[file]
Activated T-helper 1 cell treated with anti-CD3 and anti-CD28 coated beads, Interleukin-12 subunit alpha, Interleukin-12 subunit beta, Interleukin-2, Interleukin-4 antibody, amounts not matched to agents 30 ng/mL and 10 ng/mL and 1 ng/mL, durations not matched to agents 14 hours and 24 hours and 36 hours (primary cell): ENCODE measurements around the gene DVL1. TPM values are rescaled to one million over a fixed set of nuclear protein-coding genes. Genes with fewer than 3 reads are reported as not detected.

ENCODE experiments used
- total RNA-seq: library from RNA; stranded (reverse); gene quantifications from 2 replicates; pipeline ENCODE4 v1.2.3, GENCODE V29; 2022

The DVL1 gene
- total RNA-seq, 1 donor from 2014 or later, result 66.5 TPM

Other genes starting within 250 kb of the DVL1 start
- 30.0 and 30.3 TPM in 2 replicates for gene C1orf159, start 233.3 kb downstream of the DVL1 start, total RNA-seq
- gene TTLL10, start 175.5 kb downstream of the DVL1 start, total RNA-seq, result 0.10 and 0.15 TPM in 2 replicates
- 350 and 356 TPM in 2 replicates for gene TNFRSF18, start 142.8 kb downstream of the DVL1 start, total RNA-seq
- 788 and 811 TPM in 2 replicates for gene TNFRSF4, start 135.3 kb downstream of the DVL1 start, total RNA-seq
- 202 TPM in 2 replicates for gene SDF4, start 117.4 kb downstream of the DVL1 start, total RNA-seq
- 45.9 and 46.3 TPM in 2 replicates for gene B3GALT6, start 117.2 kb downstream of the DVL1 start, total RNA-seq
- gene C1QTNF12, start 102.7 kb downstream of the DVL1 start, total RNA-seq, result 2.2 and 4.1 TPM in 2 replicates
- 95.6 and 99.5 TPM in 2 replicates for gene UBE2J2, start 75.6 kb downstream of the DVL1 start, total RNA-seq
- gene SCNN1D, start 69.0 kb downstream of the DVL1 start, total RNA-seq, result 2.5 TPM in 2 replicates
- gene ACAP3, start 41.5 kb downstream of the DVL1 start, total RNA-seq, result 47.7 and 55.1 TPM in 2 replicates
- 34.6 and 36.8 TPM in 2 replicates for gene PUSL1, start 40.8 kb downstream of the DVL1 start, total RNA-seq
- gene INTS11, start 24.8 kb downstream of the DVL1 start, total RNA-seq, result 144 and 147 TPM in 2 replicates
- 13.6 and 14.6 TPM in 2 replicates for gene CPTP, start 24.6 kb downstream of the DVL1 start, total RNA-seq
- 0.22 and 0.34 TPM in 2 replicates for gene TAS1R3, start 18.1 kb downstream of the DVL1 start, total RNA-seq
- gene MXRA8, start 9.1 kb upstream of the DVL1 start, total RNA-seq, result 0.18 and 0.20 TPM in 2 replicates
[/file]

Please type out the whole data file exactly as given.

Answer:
Activated T-helper 1 cell treated with anti-CD3 and anti-CD28 coated beads, Interleukin-12 subunit alpha, Interleukin-12 subunit beta, Interleukin-2, Interleukin-4 antibody, amounts not matched to agents 30 ng/mL and 10 ng/mL and 1 ng/mL, durations not matched to agents 14 hours and 24 hours and 36 hours (primary cell): ENCODE measurements around the gene DVL1. TPM values are rescaled to one million over a fixed set of nuclear protein-coding genes. Genes with fewer than 3 reads are reported as not detected.

ENCODE experiments used
- total RNA-seq: library from RNA; stranded (reverse); gene quantifications from 2 replicates; pipeline ENCODE4 v1.2.3, GENCODE V29; 2022

The DVL1 gene
- total RNA-seq, 1 donor from 2014 or later, result 66.5 TPM

Other genes starting within 250 kb of the DVL1 start
- 30.0 and 30.3 TPM in 2 replicates for gene C1orf159, start 233.3 kb downstream of the DVL1 start, total RNA-seq
- gene TTLL10, start 175.5 kb downstream of the DVL1 start, total RNA-seq, result 0.10 and 0.15 TPM in 2 replicates
- 350 and 356 TPM in 2 replicates for gene TNFRSF18, start 142.8 kb downstream of the DVL1 start, total RNA-seq
- 788 and 811 TPM in 2 replicates for gene TNFRSF4, start 135.3 kb downstream of the DVL1 start, total RNA-seq
- 202 TPM in 2 replicates for gene SDF4, start 117.4 kb downstream of the DVL1 start, total RNA-seq
- 45.9 and 46.3 TPM in 2 replicates for gene B3GALT6, start 117.2 kb downstream of the DVL1 start, total RNA-seq
- gene C1QTNF12, start 102.7 kb downstream of the DVL1 start, total RNA-seq, result 2.2 and 4.1 TPM in 2 replicates
- 95.6 and 99.5 TPM in 2 replicates for gene UBE2J2, start 75.6 kb downstream of the DVL1 start, total RNA-seq
- gene SCNN1D, start 69.0 kb downstream of the DVL1 start, total RNA-seq, result 2.5 TPM in 2 replicates
- gene ACAP3, start 41.5 kb downstream of the DVL1 start, total RNA-seq, result 47.7 and 55.1 TPM in 2 replicates
- 34.6 and 36.8 TPM in 2 replicates for gene PUSL1, start 40.8 kb downstream of the DVL1 start, total RNA-seq
- gene INTS11, start 24.8 kb downstream of the DVL1 start, total RNA-seq, result 144 and 147 TPM in 2 replicates
- 13.6 and 14.6 TPM in 2 replicates for gene CPTP, start 24.6 kb downstream of the DVL1 start, total RNA-seq
- 0.22 and 0.34 TPM in 2 replicates for gene TAS1R3, start 18.1 kb downstream of the DVL1 start, total RNA-seq
- gene MXRA8, start 9.1 kb upstream of the DVL1 start, total RNA-seq, result 0.18 and 0.20 TPM in 2 replicates